Saturday, April 04, 2015

"I went to see the Cathedral of St. Bavon" Bayard Taylor #QotD

2015.04.01-DSC00710I awoke once in the night and saw the dark branches of trees passing before the window, but there was no perceptible sound nor motion; the boat glided along like a dream, and we were awakened next morning by its striking against the pier at Ghent. After paying three francs for the whole night journey, the captain gave us a guide to the railroad station, and as we had nearly an hour before the train left, I went to see the Cathedral of St. Bavon.

After leaving Ghent, the road passes through a beautiful country, cultivated like a garden. The Dutch passion for flowers is displayed in the gardens around the cottages; even every vacant foot of ground along the railway is planted with roses and dahlias. At Ghent, the morning being fair, we took seats in the open cars. About noon it commenced raining and our situation was soon anything but comfortable. My cousin had fortunately a water-proof Indian blanket with him, which he had purchased in the "Far West," and by wrapping this around all three of us, we kept partly dry. I was much amused at the plight of a party of young Englishmen, who were in the same car; one of them held a little parasol which just covered his hat, and sent the water in streams down on his back and shoulders. p. 48-49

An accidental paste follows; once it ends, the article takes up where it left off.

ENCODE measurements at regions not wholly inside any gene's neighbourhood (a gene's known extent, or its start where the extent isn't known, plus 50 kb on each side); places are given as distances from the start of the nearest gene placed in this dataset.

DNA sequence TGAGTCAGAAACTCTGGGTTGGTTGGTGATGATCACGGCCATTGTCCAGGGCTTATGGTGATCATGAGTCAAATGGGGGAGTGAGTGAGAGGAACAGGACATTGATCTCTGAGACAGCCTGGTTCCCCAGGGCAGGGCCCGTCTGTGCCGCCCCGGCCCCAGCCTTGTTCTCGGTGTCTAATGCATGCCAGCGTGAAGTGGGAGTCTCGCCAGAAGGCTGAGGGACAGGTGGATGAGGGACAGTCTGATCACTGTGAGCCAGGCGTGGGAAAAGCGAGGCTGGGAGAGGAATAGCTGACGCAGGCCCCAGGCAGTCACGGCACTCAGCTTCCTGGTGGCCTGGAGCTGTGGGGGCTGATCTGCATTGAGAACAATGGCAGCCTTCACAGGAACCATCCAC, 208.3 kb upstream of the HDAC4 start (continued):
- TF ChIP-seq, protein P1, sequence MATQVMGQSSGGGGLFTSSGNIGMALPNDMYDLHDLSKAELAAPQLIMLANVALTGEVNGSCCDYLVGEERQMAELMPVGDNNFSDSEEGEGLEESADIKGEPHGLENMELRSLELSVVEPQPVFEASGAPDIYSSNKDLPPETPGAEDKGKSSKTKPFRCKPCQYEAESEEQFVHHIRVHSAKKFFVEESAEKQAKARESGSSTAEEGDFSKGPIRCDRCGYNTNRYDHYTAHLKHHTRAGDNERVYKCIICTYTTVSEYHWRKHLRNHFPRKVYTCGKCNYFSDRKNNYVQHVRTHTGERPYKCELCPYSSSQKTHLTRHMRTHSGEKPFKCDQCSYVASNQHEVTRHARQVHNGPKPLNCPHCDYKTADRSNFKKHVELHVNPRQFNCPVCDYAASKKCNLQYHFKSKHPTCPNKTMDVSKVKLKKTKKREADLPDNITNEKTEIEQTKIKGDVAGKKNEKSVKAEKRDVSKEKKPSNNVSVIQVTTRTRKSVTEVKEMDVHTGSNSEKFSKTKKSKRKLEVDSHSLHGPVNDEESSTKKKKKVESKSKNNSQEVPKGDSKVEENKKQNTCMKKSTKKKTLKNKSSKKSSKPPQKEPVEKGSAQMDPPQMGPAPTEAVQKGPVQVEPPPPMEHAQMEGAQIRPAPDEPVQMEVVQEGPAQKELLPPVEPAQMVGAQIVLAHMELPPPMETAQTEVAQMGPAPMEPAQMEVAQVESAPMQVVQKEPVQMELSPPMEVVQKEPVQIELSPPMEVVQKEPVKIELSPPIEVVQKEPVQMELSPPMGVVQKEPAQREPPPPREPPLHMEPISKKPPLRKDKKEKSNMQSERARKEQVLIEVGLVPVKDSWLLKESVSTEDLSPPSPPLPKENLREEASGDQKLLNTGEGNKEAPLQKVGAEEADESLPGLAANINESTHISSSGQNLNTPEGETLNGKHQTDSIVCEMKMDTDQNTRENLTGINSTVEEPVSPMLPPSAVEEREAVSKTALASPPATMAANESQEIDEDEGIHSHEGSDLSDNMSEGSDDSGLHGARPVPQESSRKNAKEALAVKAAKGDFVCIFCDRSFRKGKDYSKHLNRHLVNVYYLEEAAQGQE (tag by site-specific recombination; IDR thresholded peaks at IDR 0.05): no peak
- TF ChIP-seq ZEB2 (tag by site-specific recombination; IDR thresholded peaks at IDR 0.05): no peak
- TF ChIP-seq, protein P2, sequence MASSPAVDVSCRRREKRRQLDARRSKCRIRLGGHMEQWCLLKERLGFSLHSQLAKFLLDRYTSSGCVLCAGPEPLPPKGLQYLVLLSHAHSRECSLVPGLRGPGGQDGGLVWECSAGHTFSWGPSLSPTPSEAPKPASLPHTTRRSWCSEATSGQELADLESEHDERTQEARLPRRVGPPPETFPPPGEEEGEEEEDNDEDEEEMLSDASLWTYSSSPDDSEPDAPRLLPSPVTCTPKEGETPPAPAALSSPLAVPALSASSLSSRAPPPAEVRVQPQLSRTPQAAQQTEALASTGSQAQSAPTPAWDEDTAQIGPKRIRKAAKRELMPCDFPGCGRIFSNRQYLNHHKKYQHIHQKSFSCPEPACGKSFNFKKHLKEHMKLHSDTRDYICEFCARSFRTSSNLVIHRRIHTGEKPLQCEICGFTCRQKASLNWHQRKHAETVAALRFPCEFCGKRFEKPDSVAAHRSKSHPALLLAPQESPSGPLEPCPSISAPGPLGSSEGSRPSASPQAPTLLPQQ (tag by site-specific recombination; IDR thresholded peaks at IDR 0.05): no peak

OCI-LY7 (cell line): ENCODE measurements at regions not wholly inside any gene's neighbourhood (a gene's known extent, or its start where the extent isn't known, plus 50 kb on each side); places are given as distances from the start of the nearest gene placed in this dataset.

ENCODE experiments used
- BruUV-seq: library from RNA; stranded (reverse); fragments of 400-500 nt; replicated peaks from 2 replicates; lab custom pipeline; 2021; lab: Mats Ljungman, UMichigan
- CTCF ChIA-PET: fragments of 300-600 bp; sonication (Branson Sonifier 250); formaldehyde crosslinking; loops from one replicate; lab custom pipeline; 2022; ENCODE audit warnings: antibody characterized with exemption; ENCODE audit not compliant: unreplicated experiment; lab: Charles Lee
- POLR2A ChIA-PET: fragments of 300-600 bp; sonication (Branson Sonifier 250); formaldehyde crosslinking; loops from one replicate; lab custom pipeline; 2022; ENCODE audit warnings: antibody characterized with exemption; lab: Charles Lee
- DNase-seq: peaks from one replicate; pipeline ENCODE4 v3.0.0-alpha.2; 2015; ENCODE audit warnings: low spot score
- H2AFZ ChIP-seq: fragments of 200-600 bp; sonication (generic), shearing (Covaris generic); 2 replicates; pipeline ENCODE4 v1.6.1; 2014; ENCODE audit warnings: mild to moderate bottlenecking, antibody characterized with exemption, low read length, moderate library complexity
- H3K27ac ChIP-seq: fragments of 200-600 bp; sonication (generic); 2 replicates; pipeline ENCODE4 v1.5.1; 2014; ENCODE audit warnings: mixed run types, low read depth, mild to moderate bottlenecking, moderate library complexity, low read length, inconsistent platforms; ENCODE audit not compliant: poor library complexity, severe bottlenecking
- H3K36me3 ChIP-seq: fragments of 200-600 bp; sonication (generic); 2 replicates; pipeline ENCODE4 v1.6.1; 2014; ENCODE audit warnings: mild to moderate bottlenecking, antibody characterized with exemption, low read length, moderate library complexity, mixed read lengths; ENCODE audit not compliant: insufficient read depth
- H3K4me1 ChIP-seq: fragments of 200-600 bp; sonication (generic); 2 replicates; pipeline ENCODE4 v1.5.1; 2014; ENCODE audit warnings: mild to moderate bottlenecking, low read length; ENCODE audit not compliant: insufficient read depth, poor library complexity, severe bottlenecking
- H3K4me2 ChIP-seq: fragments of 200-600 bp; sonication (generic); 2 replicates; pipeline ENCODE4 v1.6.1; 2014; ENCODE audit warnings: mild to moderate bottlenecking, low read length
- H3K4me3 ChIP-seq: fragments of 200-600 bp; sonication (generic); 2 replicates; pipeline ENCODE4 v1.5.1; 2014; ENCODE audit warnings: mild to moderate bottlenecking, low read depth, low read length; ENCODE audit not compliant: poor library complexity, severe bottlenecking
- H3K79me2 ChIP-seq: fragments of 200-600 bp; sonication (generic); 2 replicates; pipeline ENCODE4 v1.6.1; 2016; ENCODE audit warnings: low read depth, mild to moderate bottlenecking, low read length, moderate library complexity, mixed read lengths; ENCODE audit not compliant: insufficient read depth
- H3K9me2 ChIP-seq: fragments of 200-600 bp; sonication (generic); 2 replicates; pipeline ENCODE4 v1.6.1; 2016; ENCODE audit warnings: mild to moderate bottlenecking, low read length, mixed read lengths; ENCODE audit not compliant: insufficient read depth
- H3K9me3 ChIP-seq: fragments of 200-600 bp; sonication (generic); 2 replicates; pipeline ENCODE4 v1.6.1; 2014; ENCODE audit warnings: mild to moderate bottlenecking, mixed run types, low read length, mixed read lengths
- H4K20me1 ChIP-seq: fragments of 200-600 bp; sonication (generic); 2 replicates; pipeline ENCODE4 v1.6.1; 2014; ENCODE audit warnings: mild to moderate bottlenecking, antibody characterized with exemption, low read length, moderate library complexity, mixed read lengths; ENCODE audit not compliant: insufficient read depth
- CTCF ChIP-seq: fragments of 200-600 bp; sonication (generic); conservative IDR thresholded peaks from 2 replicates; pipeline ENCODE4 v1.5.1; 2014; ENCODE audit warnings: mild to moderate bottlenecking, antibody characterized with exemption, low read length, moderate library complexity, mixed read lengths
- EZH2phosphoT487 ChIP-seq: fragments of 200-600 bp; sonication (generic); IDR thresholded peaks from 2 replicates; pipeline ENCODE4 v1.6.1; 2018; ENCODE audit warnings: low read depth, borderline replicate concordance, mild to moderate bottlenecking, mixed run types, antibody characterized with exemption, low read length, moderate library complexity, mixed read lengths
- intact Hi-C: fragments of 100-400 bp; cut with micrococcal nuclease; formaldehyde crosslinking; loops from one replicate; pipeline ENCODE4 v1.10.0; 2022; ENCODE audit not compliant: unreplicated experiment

Bayard Taylor (1825-1878) was an American poet, literary critic, translator, and travel author. He published a couple of books on Egypt which is where I'd first heard of him when writing my book on Egyptian travel accounts, Nile Notes of a Howadji (1992).

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